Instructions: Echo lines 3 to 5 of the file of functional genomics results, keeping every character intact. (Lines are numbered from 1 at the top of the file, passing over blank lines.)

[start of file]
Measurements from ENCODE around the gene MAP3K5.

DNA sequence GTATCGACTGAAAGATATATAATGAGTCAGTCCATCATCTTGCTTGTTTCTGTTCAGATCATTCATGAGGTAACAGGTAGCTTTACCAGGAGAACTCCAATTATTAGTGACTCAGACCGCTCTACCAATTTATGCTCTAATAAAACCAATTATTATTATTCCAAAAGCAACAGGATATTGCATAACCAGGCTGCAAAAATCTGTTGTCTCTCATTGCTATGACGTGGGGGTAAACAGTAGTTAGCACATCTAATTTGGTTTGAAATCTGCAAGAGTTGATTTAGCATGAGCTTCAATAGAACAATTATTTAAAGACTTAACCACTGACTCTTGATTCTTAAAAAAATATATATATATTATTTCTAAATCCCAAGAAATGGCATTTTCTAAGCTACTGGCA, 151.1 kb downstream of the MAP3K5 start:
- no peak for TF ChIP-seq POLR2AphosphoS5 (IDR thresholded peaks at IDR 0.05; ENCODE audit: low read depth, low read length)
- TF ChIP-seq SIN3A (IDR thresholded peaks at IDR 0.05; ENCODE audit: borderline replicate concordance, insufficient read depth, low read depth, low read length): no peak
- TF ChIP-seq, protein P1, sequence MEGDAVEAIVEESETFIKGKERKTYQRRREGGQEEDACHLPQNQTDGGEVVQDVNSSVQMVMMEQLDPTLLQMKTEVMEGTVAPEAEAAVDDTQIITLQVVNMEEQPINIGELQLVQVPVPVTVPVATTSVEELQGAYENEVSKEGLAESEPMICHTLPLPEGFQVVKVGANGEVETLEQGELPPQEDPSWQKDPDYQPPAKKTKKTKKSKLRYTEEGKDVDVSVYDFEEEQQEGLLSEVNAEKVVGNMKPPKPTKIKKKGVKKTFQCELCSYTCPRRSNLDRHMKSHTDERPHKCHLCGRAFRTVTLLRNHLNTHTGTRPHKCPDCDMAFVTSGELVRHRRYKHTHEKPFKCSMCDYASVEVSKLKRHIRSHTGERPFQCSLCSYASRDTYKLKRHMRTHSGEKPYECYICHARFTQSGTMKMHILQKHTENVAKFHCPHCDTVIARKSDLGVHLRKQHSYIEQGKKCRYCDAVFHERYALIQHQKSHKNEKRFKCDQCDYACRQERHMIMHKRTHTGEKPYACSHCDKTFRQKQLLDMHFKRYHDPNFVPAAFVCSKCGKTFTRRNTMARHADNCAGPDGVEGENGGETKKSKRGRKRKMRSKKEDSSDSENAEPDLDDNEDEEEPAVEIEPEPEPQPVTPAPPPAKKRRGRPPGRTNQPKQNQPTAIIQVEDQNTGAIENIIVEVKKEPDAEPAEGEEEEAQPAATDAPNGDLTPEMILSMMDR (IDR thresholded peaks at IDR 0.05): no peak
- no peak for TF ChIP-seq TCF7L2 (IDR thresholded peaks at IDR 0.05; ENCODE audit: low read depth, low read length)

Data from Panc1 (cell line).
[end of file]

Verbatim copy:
- no peak for TF ChIP-seq POLR2AphosphoS5 (IDR thresholded peaks at IDR 0.05; ENCODE audit: low read depth, low read length)
- TF ChIP-seq SIN3A (IDR thresholded peaks at IDR 0.05; ENCODE audit: borderline replicate concordance, insufficient read depth, low read depth, low read length): no peak
- TF ChIP-seq, protein P1, sequence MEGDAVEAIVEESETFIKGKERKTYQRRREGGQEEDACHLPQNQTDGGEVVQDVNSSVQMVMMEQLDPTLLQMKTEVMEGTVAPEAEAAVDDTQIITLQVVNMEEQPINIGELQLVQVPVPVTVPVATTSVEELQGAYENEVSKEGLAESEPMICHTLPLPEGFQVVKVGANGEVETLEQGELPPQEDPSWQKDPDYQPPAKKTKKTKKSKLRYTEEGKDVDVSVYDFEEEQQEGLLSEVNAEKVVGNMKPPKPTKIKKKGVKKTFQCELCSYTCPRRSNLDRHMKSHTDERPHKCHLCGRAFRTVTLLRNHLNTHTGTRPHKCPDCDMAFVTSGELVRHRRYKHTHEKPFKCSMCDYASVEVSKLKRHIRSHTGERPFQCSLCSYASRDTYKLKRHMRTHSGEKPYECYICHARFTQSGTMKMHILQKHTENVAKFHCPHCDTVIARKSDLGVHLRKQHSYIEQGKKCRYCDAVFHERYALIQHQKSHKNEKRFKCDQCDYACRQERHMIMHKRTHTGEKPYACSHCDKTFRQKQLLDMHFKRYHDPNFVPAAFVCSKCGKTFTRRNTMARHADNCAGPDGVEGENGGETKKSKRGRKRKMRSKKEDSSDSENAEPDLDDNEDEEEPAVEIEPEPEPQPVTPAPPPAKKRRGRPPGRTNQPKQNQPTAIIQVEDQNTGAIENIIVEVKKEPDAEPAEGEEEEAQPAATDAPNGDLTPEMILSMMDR (IDR thresholded peaks at IDR 0.05): no peak